Revisiting our understanding of a "bought deal"
We are forced to revisit our understanding of the term “bought deal.” Investopedia says, “A bought deal is a securities offering in which an investment bank commits to buy the entire offering from the client company. A bought deal eliminates the issuing company’s financing risk, ensuring that it will raise the intended amount... A bought deal is relatively risky for the investment bank. This is because the investment bank must turn around and try to sell the acquired block of securities to other investors for a profit. The investment bank assumes the risk of a potential net loss in this scenario, either that the securities will sell at a lower price after losing value, or that they will not sell at all.”
To me, the meaning of a “bought deal” goes back to October 19, 1987 when the Dow Jones Industrials fell 22.6% in one day also known as “Black Monday” or “Black Tuesday” depending on which time zone you were in. I refer to this event because British Prime Minister Margaret Thatcher’s government was selling British Petroleum (BP) on a “bought deal” arrangement. The sale, that was a record size in terms of value, was priced with a huge syndicate of investment banker/underwriters at 330 pence per share on Wednesday October 14, 1987 when the stock was trading at 350p per share. But on Black Monday, before the issue was sold, the stock market price of BP fell to 262p. U.S. underwriters Goldman Sachs, Salomon Brothers, Morgan Stanley and Shearson Lehman reported they had no buyers for any shares of BP at any price and Canada’s allocation was held by Wood Gundy that Wikipedia reports went out of business as a result.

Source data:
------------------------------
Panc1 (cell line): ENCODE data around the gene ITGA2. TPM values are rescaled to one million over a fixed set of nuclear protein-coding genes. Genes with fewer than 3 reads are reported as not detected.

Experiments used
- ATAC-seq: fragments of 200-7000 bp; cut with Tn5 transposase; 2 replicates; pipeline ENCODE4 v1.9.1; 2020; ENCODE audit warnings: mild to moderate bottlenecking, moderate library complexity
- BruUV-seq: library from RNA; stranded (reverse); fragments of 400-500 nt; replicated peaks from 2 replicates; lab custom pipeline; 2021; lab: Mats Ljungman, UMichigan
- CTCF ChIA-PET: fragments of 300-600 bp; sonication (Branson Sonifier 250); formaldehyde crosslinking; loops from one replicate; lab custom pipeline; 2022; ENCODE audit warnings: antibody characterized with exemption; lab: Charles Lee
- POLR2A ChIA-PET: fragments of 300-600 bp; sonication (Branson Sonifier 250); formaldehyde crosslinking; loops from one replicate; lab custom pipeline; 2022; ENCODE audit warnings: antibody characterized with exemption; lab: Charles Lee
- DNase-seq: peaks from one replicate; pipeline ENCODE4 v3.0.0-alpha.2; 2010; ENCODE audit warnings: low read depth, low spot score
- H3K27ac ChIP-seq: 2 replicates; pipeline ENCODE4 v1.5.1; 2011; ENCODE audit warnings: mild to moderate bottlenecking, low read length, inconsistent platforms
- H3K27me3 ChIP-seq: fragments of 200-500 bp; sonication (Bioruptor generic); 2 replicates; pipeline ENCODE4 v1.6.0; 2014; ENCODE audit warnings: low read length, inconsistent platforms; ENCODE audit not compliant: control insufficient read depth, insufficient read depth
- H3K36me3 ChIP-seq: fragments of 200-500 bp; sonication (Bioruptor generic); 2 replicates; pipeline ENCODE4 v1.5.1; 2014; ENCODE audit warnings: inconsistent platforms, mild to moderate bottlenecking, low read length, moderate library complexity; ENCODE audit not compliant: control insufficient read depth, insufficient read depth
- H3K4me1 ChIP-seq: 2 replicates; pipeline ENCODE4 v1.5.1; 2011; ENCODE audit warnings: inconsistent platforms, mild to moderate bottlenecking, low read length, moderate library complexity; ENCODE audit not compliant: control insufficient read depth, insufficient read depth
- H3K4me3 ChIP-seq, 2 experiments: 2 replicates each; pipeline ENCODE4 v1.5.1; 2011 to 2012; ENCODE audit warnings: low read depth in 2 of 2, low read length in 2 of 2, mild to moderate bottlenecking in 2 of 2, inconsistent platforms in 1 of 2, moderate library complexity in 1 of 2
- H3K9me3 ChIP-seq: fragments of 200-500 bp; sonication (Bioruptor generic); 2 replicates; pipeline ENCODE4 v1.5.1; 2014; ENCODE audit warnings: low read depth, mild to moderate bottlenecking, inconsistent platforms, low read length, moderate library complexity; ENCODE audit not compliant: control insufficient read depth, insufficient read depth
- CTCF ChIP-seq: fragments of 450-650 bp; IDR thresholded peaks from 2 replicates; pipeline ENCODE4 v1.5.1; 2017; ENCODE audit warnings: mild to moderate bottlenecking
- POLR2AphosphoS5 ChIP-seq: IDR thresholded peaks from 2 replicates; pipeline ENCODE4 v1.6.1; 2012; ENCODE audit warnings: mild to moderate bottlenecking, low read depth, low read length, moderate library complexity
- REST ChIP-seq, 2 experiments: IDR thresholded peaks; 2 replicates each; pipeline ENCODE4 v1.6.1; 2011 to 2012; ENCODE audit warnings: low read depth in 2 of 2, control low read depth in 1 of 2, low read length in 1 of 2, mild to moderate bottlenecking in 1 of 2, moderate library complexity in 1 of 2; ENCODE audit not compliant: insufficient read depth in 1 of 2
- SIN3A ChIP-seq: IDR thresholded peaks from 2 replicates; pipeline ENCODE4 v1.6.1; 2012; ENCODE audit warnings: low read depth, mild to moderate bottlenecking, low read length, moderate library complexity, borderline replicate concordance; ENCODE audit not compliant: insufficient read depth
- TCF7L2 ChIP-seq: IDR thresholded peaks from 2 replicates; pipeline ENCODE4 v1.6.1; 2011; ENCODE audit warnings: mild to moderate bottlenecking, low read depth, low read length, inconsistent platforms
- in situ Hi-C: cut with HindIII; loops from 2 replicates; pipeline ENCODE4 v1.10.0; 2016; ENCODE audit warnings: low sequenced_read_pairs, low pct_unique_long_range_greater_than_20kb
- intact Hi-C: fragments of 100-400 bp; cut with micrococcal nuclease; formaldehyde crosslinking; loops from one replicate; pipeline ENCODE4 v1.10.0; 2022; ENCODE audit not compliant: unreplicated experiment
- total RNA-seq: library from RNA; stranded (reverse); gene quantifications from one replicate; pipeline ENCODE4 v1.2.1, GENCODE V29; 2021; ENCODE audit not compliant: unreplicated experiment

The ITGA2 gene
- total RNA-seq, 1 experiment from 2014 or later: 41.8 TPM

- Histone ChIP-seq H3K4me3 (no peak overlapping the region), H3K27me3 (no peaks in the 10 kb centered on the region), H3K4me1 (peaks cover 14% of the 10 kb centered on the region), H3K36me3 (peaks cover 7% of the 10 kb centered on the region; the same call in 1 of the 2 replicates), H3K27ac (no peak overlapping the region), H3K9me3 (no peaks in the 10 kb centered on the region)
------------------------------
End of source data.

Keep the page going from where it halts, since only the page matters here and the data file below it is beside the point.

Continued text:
Unfortunately for the investment bankers, Thatcher played hardball and wouldn’t give an inch or perhaps I should say, a pence. The underwriters decided they had to honour their agreement and lost over $1 billion. That was when a billion dollars was a whole lot of money and a bought deal was a bought deal.
A few weeks ago I gave Namaste a hard time for agreeing to change the terms of their bought deal. Perhaps I spoke too soon. Last week, Medmen (CSE: MMEN) also agreed to reprice their bought deal terms. I guess it’s a good thing these underwriters weren’t dealing with the Iron Lady.